Marjoram originally comes from Asia Minor or Cyprus and has a spicy, sweet flavor. It is used as a seasoning in most German sausages. In dried form, it loses some of its flavor but does then have a longer shelf life and is the form most often found in supermarkets.
From Wikipedia: “Marjoram (Origanum majorana, syn. Majorana hortensis Moench, Majorana majorana (L.) H. Karst) is a somewhat cold-sensitive perennial herb or undershrub with sweet pine and citrus flavors. In some Middle Eastern countries, marjoram is synonymous with oregano, and there the names sweet marjoram and knotted marjoram are used to distinguish it from other plants of the genus Origanum. It is also called pot marjoram, although this name is also used for other cultivated species of Origanum.”
“The name marjoram (Old French majorane, Medieval Latin majorana) does not directly derive from the Latin word maior (major). Marjoram is indigenous to Cyprus and southern Turkey, and was known to the Greeks and Romans as a symbol of happiness.”
“Leaves are smooth, simple, petiolated, ovate to oblong-ovate, 0.5–1.5 cm (0.2–0.6 inches) long, 0.2–0.8 cm (0.1–0.3 inches) wide, with obtuse apex, entire margin, symmetrical but tapering base, and reticulate venation. The texture is extremely smooth due to the presence of numerous hairs.”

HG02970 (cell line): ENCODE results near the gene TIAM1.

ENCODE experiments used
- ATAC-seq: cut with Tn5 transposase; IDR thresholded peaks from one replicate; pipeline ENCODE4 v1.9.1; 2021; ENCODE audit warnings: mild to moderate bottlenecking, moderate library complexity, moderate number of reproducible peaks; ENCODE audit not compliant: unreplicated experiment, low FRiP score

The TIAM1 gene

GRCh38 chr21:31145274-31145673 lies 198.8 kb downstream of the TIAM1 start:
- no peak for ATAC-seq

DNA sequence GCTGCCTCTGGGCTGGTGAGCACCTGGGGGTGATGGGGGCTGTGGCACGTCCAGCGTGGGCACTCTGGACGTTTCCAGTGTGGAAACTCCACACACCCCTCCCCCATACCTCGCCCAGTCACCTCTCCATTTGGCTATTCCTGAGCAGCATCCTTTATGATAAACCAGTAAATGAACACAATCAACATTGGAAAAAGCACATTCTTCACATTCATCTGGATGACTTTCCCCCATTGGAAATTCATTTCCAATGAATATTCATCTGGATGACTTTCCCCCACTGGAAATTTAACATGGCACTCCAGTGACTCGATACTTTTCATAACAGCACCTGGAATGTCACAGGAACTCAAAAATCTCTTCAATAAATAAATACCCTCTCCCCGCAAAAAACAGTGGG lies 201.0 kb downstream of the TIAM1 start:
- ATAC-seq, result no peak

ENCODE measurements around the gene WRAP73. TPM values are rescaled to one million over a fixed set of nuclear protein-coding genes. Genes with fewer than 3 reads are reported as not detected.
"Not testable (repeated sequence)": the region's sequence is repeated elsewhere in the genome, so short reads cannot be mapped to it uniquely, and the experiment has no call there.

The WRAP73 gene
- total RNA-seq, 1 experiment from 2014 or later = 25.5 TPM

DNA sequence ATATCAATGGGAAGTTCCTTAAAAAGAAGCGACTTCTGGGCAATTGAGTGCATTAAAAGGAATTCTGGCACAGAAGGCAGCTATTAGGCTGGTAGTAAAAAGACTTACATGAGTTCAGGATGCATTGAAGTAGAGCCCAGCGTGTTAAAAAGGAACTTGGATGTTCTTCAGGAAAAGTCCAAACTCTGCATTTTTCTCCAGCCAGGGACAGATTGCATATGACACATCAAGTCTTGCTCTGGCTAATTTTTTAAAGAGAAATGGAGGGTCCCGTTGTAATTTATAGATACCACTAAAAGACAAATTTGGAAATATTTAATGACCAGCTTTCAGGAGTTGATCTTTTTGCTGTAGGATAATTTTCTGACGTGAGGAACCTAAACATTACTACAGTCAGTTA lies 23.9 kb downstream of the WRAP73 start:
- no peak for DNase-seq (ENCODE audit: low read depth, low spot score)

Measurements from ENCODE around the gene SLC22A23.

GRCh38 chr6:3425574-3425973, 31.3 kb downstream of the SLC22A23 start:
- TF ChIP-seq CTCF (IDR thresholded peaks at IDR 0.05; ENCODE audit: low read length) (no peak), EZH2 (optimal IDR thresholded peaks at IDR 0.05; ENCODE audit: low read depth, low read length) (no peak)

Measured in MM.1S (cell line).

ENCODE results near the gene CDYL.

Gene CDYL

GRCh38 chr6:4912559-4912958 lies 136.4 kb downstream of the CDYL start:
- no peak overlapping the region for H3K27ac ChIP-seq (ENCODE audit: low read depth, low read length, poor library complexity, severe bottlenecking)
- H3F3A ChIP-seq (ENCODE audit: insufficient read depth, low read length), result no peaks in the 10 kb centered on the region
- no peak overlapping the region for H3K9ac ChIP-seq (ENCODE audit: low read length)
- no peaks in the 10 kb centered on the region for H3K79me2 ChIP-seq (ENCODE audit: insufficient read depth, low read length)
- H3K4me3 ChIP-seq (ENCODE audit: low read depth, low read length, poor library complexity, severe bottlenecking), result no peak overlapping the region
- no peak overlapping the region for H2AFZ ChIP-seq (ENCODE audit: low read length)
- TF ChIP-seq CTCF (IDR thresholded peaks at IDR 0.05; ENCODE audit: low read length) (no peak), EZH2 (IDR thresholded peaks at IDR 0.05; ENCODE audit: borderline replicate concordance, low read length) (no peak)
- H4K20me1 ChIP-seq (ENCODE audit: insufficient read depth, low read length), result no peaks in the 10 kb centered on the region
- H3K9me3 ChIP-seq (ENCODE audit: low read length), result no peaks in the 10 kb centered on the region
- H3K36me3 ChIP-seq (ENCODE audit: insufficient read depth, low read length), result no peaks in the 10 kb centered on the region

“Considered a tender perennial (USDA Zones 7-9), marjoram can sometimes prove hardy even in zone 5.
Marjoram is cultivated for its aromatic leaves, either green or dry, for culinary purposes; the tops are cut as the plants begin to flower and are dried slowly in the shade. It is often used in herb combinations such as herbes de Provence and za'atar. The flowering leaves and tops of marjoram are steam-distilled to produce an essential oil that is yellowish in color (darkening to brown as it ages). It has many chemical components, some of which are borneol, camphor, and pinene.”
“Marjoram is used for seasoning soups, stews, dressings, and sauces.”
“Oregano (Origanum vulgare, sometimes listed with marjoram as Origanum majorana) is also called wild marjoram. It is a perennial common in southern Europe in dry copses and on hedge-banks, with many stout stems 30–80 centimetres (12–31 in) high, bearing short-stalked, somewhat ovate leaves and clusters of purple flowers. It has a stronger flavor than marjoram.
Pot marjoram or Cretan oregano (Origanum onites) has similar uses to marjoram.
Hardy marjoram or French marjoram, a cross of marjoram with oregano, is much more resistant to cold, but is slightly less sweet. Origanum pulchellum is known as showy marjoram or showy oregano.”